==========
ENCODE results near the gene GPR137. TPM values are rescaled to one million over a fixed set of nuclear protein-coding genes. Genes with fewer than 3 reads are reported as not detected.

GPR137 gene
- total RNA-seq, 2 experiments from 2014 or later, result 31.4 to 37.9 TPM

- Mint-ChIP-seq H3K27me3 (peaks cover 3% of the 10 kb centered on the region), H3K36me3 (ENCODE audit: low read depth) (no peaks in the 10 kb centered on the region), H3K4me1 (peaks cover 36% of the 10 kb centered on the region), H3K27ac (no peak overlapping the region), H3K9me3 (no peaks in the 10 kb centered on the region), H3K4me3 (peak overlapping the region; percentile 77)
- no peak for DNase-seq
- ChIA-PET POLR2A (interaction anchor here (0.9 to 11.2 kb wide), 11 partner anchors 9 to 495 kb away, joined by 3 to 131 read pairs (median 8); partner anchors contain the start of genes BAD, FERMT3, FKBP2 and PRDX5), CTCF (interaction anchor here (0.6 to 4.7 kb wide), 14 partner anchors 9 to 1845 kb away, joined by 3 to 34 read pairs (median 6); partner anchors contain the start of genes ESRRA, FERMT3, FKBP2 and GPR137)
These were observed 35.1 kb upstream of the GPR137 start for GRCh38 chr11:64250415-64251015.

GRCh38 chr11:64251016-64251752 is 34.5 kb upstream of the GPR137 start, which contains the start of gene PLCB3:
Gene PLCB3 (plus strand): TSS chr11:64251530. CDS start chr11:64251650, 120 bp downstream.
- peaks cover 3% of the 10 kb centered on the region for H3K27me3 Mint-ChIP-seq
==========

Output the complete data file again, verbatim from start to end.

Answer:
ENCODE results near the gene GPR137. TPM values are rescaled to one million over a fixed set of nuclear protein-coding genes. Genes with fewer than 3 reads are reported as not detected.

GPR137 gene
- total RNA-seq, 2 experiments from 2014 or later, result 31.4 to 37.9 TPM

- Mint-ChIP-seq H3K27me3 (peaks cover 3% of the 10 kb centered on the region), H3K36me3 (ENCODE audit: low read depth) (no peaks in the 10 kb centered on the region), H3K4me1 (peaks cover 36% of the 10 kb centered on the region), H3K27ac (no peak overlapping the region), H3K9me3 (no peaks in the 10 kb centered on the region), H3K4me3 (peak overlapping the region; percentile 77)
- no peak for DNase-seq
- ChIA-PET POLR2A (interaction anchor here (0.9 to 11.2 kb wide), 11 partner anchors 9 to 495 kb away, joined by 3 to 131 read pairs (median 8); partner anchors contain the start of genes BAD, FERMT3, FKBP2 and PRDX5), CTCF (interaction anchor here (0.6 to 4.7 kb wide), 14 partner anchors 9 to 1845 kb away, joined by 3 to 34 read pairs (median 6); partner anchors contain the start of genes ESRRA, FERMT3, FKBP2 and GPR137)
These were observed 35.1 kb upstream of the GPR137 start for GRCh38 chr11:64250415-64251015.

GRCh38 chr11:64251016-64251752 is 34.5 kb upstream of the GPR137 start, which contains the start of gene PLCB3:
Gene PLCB3 (plus strand): TSS chr11:64251530. CDS start chr11:64251650, 120 bp downstream.
- peaks cover 3% of the 10 kb centered on the region for H3K27me3 Mint-ChIP-seq